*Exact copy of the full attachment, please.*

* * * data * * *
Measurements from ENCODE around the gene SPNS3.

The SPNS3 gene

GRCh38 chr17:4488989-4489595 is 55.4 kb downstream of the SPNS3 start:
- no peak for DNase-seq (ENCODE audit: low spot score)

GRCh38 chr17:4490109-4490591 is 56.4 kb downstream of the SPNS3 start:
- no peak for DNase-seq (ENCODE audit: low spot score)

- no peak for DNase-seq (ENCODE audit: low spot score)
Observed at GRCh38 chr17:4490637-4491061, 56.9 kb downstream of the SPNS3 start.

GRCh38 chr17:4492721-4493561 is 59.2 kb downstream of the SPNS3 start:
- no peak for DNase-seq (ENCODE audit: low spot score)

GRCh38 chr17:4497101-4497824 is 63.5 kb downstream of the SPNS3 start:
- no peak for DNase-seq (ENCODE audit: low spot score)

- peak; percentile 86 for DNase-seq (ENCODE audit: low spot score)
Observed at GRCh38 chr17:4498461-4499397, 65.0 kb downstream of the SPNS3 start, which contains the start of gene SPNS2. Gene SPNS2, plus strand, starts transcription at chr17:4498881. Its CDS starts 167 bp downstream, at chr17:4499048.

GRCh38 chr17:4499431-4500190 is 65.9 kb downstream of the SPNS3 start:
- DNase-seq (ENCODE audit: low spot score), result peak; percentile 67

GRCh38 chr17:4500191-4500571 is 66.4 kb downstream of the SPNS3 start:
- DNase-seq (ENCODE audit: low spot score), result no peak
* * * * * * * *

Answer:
Measurements from ENCODE around the gene SPNS3.

The SPNS3 gene

GRCh38 chr17:4488989-4489595 is 55.4 kb downstream of the SPNS3 start:
- no peak for DNase-seq (ENCODE audit: low spot score)

GRCh38 chr17:4490109-4490591 is 56.4 kb downstream of the SPNS3 start:
- no peak for DNase-seq (ENCODE audit: low spot score)

- no peak for DNase-seq (ENCODE audit: low spot score)
Observed at GRCh38 chr17:4490637-4491061, 56.9 kb downstream of the SPNS3 start.

GRCh38 chr17:4492721-4493561 is 59.2 kb downstream of the SPNS3 start:
- no peak for DNase-seq (ENCODE audit: low spot score)

GRCh38 chr17:4497101-4497824 is 63.5 kb downstream of the SPNS3 start:
- no peak for DNase-seq (ENCODE audit: low spot score)

- peak; percentile 86 for DNase-seq (ENCODE audit: low spot score)
Observed at GRCh38 chr17:4498461-4499397, 65.0 kb downstream of the SPNS3 start, which contains the start of gene SPNS2. Gene SPNS2, plus strand, starts transcription at chr17:4498881. Its CDS starts 167 bp downstream, at chr17:4499048.

GRCh38 chr17:4499431-4500190 is 65.9 kb downstream of the SPNS3 start:
- DNase-seq (ENCODE audit: low spot score), result peak; percentile 67

GRCh38 chr17:4500191-4500571 is 66.4 kb downstream of the SPNS3 start:
- DNase-seq (ENCODE audit: low spot score), result no peak